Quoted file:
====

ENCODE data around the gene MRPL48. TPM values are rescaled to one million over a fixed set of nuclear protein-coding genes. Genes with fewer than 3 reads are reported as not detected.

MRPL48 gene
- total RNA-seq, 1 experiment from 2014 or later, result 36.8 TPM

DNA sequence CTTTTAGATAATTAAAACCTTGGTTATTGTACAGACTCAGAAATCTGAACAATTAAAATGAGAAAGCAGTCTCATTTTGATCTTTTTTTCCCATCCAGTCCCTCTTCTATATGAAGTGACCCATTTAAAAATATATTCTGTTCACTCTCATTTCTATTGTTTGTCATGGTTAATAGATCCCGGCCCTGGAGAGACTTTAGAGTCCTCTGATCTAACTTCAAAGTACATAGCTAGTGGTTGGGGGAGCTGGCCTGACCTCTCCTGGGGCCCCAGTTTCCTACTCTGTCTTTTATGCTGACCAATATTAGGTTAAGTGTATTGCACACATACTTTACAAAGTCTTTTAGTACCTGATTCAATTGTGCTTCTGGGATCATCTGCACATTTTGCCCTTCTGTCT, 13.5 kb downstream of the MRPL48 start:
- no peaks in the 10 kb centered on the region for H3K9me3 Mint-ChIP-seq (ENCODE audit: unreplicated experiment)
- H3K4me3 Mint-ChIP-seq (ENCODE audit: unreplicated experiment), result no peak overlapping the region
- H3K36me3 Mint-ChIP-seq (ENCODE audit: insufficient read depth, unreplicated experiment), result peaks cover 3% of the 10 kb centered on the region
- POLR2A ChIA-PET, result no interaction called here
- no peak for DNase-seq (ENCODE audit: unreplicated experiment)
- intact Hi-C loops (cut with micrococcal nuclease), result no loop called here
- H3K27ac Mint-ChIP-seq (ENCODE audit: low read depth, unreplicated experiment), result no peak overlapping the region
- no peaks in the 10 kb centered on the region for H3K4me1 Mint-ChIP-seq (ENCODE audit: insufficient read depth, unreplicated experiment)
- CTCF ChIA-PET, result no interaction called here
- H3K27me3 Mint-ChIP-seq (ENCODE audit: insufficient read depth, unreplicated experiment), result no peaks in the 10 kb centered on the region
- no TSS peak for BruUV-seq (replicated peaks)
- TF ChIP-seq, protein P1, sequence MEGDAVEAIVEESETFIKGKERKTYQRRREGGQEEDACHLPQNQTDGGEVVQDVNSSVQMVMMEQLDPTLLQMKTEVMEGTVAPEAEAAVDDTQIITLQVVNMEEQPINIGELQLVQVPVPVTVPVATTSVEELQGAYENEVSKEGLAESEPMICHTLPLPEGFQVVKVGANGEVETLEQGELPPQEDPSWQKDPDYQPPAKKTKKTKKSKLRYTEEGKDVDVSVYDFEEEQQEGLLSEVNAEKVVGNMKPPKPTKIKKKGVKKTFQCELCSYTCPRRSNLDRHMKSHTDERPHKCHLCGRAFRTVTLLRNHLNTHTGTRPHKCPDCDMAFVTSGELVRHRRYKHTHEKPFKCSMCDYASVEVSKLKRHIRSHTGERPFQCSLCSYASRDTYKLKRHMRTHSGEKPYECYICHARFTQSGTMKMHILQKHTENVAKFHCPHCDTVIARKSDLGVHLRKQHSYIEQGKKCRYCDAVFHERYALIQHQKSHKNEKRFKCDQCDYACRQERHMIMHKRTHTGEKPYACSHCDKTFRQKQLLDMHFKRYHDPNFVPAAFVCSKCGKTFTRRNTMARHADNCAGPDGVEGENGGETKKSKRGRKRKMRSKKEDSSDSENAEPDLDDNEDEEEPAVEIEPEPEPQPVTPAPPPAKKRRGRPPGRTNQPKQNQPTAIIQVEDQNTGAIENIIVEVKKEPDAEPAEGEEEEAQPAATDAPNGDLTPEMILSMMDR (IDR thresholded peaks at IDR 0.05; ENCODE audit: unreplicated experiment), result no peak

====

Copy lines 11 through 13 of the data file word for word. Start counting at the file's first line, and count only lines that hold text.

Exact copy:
- H3K27ac Mint-ChIP-seq (ENCODE audit: low read depth, unreplicated experiment), result no peak overlapping the region
- no peaks in the 10 kb centered on the region for H3K4me1 Mint-ChIP-seq (ENCODE audit: insufficient read depth, unreplicated experiment)
- CTCF ChIA-PET, result no interaction called here